Some things I learned doing this:
*Videos were often mastered for 8-bit color, but this is hard to do now. Virtualdub can palletize to 256 colors, but the dither is noisy, unattractive and not anything I've seen in vintage multimedia. There were some tools of the time, such as Debabelizer for Macintosh, that would index the colors in the video, make a custom optimal pallet, and dither the rest. Smacker does do this as it's a 256 color codec. Microsoft's free full version of Video for Windows with vidcap.exe and videdit.exe also can do this, but it's a 16-bit application and throws false lack of memory errors as far back as Windows 98 SE. My understanding is that by 1995 or so many video authors were mastering in high or even true color, and letting computers running at 256 colors dither on the fly.
*These early codecs introduce lots of artifacts even if allowed basically unlimited bandwidth and are very conservative in how much bandwidth they will use if given a high target data rate.
*Cinepak is a good all-around format for video, and was something of a gold standard for CD-ROM delivery targeting later 386s and 486s. It never seemed the best at anything, but it was always acceptable. Rather than tiling, it breaks up into a mosaic when starved. I like how it looks. It's a second generation codec, designed for a faster 386 or a basic 486.
Intel's Indeo was a real surprise. It performs unusually well for a second generation codec. Video was crisp, and it performed better at lower bit-rates than other computationally similar codecs. I think it didn't get used more because it wasn't very portable and PC and Mac encodes weren't cross-compatible. It also needed more processing power to decode, though still within the reach of a 486 or maybe even a fast 386.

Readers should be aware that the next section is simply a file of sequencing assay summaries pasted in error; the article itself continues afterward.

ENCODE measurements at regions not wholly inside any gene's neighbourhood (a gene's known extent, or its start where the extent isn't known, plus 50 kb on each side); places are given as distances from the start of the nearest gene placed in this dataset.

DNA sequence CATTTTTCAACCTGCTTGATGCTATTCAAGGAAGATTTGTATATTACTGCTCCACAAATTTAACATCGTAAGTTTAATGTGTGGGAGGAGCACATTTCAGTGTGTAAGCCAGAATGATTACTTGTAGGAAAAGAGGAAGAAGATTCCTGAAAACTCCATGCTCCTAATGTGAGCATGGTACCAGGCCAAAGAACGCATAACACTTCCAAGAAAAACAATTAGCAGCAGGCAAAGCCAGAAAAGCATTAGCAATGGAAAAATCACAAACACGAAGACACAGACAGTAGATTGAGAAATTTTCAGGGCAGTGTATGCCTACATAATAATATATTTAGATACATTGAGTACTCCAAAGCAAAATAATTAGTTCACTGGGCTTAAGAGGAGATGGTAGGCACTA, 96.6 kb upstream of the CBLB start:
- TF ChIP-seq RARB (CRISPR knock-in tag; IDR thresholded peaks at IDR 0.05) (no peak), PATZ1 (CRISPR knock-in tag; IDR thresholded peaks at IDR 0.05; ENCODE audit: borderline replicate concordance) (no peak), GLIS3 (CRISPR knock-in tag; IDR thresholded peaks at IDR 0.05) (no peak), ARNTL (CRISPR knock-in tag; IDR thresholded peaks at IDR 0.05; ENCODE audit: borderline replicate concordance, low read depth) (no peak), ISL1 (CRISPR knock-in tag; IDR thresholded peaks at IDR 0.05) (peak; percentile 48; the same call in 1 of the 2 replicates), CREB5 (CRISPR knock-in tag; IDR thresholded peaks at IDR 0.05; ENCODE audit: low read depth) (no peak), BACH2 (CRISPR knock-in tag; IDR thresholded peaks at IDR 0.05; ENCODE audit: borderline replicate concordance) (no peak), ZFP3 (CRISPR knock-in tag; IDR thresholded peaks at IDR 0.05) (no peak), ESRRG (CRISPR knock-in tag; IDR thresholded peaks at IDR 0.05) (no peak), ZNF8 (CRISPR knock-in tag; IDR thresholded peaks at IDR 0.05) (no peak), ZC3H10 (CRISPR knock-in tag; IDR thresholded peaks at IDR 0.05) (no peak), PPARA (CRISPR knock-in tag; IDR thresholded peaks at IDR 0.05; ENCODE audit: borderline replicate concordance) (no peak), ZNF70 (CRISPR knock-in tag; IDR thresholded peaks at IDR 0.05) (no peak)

Smacker was an unfortunate surprise. Its audio compression introduces terrible noise if set high. It also isn't very bit-efficient and is probably best used on a double-speed or faster drive when trying to play back full motion video. It also will need its own player on an older machine that won't be running -- and that player doesn't offer video scaling. FFMPEG can decode the format on a modern PC, but the codec seems kind of broken and won't always decode.
MPEG wasn't as universally best as I expected. It's a third-generation codec, and is generally much-improved over older codecs, but it has a propensity for heavy quilting which I find objectionable. XINGencoder, which was extremely common back in the day, leaves obvious quilting/mosaic even when given an unreasonably high bitrate. Which honestly, is how I remember MPEG 1 video looking in the 90s -- VHS-like, but with blockiness. TMPGenc exhibits a much better performance, but I can't get XING Player to read TMPGenc's output so I question its compatibility with legacy players. I think Indeo 4.1 performs better than Xing.
Microsoft Video 1 / CRAM is a multimedia potato. It is a first-generation codec, intended originally to deliver 160x120 10 FPS video on a 386sx/16. It needs a very high bit rate to work, and breaks up into a huge quiltwork when it's starved. It might also be useful on a slower 386 with a modern-ish IDE or SCSI CD-ROM drive, especially if you're not trying to do full motion video. I think CRAM was already becoming obsolete as multimedia became huge, by 1994 or so.
And Indeo 2.1 is NOT Indeo 3.2 by another name. It's an older, first-generation codec similar in sophistication to CRAM. I have no means of encoding to it, and Intel themselves never even put out a 32-bit decoder. I have seen amateur footage encoded from VHS, and the resulting videos were appalling.